By Arye Dworken
The Artist and Their Forthcoming Release: Marina and the Diamonds, The Family Jewels (due out 5/25 on Atlantic)
What’s Been Said: “Whereas Lady GaGa and Katy Perry’s ’80s throwback looks seem ironic and snarky, it’s obvious that Marina’s is for real. Her cruise-ship glamour pitches her as a gladiatorial Joan Collins infused with a healthy dose of Dolly Parton homebody charm. Her hectic cover of Gwen Stefani’s â€˜What You Waiting For?’ opens a window on to the Kate Bush comparisons that have been heaped on the London-based singer–her luminous vocals swoop and soar with blissful eccentricity while her arms flamboyantly tick-tock around an imaginary clock face.” – NME
“Among British music critics’ top picks for the year ahead (she came second on the BBC Sound of 2010 poll), Marina seems determined to set her own pop agenda. She already has a larger-than-life quality, coming on like a drama queen using her personal neuroses as a prism through which to view the world. Self-references abound, as if the ingÃ©nue has already mentally established her own third-person brand.” – Telegraph
“In pop terms Marina Diamandis is rather unusual. Not because she lacks the genuine weirdness and fearless invention of Micachu (although she does), or the songwriting ability of Florence Welch (although she does). No. She’s strange because she appears to have based her entire singing style on the odd rhythms and insane lurches of Sparks‘ ‘This Town Ain’t Big Enough for the Both Of Us’.” – BBC
Our Take: Honestly, the first thing we noticed at Marina Diamandis’ (Le) Poisson Rouge performance was her looks. But that’s probably because the British songwriter–masquerading as Marina and the Diamonds despite her lack of a proper backing band–sticks to rather superficial music. In fact, her lyrics made us cringe a couple times, especially this series of non sequiturs: “As soon as I touch down in, oh, L.A., he said/Oh my god, you look just like Shakira/No no, you’re Catherine Zeta/Actually, my name’s Marina.” As our colleagues at Drowned In Sound put it, “The Family Jewels seems to be to be symptomatic of a broader trend at the moment to demand our female artists be both credible and commercial at the expense of achieving anything great in either camp.” The difference here? Diamandis isn’t trying to be profound. She’s trying to be a pop star.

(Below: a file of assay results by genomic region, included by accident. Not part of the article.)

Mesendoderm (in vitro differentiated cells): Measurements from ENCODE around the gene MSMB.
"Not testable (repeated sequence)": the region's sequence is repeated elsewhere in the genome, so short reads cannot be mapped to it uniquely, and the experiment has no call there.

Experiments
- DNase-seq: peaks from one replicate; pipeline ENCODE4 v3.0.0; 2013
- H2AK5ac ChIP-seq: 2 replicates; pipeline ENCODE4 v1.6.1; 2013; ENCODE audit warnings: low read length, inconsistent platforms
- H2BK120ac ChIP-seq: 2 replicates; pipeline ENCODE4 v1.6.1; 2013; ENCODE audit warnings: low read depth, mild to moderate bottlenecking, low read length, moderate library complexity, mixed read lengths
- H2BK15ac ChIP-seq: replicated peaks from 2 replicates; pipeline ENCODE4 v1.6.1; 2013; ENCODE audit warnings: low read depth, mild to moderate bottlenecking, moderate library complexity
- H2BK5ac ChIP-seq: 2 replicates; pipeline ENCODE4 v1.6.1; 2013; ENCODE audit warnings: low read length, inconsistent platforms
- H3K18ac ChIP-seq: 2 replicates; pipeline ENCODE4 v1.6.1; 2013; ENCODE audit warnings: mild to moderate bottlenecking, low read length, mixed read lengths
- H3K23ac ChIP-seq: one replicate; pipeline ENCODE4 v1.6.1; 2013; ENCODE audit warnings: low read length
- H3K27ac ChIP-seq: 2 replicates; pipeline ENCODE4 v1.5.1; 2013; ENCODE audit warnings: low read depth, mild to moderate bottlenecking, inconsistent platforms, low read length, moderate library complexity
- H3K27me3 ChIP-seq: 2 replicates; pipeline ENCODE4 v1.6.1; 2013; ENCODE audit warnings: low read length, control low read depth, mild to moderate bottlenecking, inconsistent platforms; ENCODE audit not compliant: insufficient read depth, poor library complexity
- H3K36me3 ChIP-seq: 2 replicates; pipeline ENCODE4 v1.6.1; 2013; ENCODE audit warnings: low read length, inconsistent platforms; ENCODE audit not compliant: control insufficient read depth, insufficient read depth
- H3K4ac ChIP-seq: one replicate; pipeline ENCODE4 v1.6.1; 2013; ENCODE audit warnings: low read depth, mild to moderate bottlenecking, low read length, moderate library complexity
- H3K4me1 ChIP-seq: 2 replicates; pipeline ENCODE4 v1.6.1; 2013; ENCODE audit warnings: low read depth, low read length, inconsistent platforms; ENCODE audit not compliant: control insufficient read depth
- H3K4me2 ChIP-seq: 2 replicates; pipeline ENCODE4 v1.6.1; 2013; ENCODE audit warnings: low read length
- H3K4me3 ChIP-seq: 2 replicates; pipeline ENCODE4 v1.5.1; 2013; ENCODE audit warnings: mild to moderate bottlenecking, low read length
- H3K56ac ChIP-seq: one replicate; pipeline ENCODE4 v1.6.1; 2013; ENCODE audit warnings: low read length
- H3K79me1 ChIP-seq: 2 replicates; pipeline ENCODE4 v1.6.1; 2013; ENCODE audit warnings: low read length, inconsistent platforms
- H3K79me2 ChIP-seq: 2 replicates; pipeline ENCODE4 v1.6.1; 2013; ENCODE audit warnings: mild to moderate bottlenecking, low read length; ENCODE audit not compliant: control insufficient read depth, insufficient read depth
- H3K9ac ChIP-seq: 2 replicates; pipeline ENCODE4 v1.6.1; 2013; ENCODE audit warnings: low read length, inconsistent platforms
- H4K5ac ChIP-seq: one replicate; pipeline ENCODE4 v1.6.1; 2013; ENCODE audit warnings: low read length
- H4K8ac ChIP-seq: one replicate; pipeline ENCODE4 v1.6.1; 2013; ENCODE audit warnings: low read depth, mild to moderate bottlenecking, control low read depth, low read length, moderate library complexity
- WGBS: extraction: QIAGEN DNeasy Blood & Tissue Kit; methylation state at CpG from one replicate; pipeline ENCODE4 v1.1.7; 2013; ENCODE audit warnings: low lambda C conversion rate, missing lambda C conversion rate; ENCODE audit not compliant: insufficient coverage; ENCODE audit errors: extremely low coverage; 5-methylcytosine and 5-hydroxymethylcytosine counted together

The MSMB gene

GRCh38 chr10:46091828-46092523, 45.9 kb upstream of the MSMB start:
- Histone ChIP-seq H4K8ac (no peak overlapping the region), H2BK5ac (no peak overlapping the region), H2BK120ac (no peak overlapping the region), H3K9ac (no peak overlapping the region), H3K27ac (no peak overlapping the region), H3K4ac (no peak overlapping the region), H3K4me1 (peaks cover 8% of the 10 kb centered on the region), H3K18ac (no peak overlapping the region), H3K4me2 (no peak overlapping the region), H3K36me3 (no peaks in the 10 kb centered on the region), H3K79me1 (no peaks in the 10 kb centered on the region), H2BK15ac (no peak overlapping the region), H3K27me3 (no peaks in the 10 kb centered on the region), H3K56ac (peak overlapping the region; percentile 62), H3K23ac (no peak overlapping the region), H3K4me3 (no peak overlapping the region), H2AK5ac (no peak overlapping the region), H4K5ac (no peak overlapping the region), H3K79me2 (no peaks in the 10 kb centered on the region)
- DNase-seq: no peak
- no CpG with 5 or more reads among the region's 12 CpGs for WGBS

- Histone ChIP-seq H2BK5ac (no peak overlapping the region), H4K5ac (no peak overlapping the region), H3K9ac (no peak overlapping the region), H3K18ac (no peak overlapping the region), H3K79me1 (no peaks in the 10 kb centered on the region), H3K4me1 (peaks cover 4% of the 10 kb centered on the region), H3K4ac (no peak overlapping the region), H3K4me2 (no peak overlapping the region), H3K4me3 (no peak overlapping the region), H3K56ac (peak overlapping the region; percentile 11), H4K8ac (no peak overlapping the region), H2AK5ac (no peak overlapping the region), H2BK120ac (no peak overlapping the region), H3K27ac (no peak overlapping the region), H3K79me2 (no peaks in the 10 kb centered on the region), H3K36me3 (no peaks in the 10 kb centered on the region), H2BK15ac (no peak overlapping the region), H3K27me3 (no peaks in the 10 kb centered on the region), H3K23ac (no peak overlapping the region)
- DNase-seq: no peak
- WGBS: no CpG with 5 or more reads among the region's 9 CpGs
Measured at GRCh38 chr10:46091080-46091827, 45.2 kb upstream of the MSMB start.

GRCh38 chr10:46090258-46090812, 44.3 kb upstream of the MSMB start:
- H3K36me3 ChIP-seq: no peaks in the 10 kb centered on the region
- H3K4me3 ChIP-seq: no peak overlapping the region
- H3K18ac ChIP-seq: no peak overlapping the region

Hypeworthy? One reputable music journalist friend of ours recently dismissed Marina & the Diamonds with “I’ve had enough of quirky British girls.” And while the Florence & the Machine comparisons are inevitable, they’re also a disservice. Welch is a natural, uber-talented heir to Kate Bush, but Diamandis seems to shun artiness in favor of ambition. And while her Monday night set was, as Randy would say, “pitchy, dawg,” it was also disarming and undeniably mainstream. Songs like “Hollywood” or “I Am Not A Robot” could easily soundtrack a revolving door of romantic comedies. Meanwhile, Diamandis could talk about ex-boyfriends and sex in Teen Vogue and Seventeen. This isn’t an effort to belittle the young ingenue and her forthcoming debut The Family Jewels; rather, this is an opportunity to temper snobbish expectations. Granted we were certainly smitten by this hot British import, but we also had a funny feeling that our younger siblings would go even more GaGa over her.